“Now, as state budgets are stabilizing, an $85 billion federal budget-balancing package of tax hikes and spending cuts is taking another bite out of gross domestic product.
“‘The ongoing fiscal contraction is now the biggest obstacle holding back the recovery,’ said economists at Capital Economics in a note to clients this week.”
As economic concepts go, this one isn’t all that complicated. When state and local governments aren’t spending and businesses aren’t spending and consumers aren’t spending, but the federal government can borrow money at zero-percent interest or better, the federal government should spend. Austerity measures at a time like that are an invitation to disaster (not just here at home, but also in Europe). The stimulus package of 2009 turned around the economic plummet of doom, but when those funds dried up, recovery slowed. Now consumers are feeling better about the value of their homes and their 401Ks, and they’re starting to spend (even though most households have not rebuilt all the wealth they lost in the recession, and the richest 20% of the population score more than half the savings from tax breaks). But we’re not all the way out of the hole, and cutting federal spending, focusing on deficit reduction, is the wrong approach.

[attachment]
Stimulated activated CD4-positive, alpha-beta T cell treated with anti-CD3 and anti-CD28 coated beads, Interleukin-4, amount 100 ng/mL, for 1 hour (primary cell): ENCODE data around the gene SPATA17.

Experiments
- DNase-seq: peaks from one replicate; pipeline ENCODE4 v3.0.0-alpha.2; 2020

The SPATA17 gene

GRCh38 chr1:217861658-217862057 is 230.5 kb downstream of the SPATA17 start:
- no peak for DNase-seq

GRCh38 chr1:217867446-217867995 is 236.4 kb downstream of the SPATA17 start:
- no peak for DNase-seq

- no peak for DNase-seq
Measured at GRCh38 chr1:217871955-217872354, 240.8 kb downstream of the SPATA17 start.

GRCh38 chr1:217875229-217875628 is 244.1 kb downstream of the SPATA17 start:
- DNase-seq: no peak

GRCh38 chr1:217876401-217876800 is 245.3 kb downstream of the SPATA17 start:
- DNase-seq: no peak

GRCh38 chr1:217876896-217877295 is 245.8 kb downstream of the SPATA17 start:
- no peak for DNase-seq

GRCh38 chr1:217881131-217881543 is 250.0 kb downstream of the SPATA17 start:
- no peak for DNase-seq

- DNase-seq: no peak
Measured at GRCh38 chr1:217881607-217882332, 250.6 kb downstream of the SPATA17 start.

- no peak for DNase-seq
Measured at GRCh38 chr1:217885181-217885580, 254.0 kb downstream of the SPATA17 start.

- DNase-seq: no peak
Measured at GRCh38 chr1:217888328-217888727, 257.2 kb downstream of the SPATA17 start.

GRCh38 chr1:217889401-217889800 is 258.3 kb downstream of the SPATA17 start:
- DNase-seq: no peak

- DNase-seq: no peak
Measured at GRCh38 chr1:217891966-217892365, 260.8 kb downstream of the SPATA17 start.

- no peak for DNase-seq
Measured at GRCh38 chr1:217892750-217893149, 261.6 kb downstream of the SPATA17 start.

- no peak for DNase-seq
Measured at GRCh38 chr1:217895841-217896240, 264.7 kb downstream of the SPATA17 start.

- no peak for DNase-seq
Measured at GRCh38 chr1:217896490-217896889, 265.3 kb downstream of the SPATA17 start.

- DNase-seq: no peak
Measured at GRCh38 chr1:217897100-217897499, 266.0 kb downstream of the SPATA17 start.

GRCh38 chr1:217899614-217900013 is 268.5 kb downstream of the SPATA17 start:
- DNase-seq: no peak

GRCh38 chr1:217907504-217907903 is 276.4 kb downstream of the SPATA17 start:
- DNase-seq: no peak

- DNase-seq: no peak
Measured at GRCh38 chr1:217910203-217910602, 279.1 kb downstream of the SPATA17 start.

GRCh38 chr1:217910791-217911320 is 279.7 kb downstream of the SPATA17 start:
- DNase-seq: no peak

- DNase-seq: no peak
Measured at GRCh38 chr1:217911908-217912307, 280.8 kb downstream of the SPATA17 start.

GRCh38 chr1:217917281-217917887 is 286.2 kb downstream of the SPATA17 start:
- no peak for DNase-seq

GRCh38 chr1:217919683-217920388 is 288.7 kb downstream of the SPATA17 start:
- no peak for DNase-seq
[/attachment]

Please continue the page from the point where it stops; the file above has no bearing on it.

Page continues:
Sadly, as long as Republicans in Congress keep blocking real stimulus measures and stressing deficit reduction (while refusing to accept the fact that we really have already reduced it significantly), the recovery will continue to chug along in fits and starts, and real Americans will suffer needlessly (not just financially--in fact, a new book argues that austerity policies actually have a detrimental impact on public health).